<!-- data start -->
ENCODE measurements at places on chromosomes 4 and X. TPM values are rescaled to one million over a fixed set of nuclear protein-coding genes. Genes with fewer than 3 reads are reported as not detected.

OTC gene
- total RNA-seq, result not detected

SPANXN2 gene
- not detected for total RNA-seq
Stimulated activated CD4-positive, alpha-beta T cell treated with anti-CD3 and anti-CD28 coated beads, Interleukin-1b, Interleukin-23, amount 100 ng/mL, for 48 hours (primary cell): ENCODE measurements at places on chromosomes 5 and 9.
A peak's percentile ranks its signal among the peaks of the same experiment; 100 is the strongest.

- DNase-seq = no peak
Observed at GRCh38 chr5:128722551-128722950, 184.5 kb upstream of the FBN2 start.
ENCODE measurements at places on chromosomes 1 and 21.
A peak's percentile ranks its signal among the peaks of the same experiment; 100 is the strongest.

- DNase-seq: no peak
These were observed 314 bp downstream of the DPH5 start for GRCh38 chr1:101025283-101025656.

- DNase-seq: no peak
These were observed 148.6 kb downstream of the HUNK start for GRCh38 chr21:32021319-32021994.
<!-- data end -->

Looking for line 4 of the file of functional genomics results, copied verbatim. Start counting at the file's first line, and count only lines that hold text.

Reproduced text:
SPANXN2 gene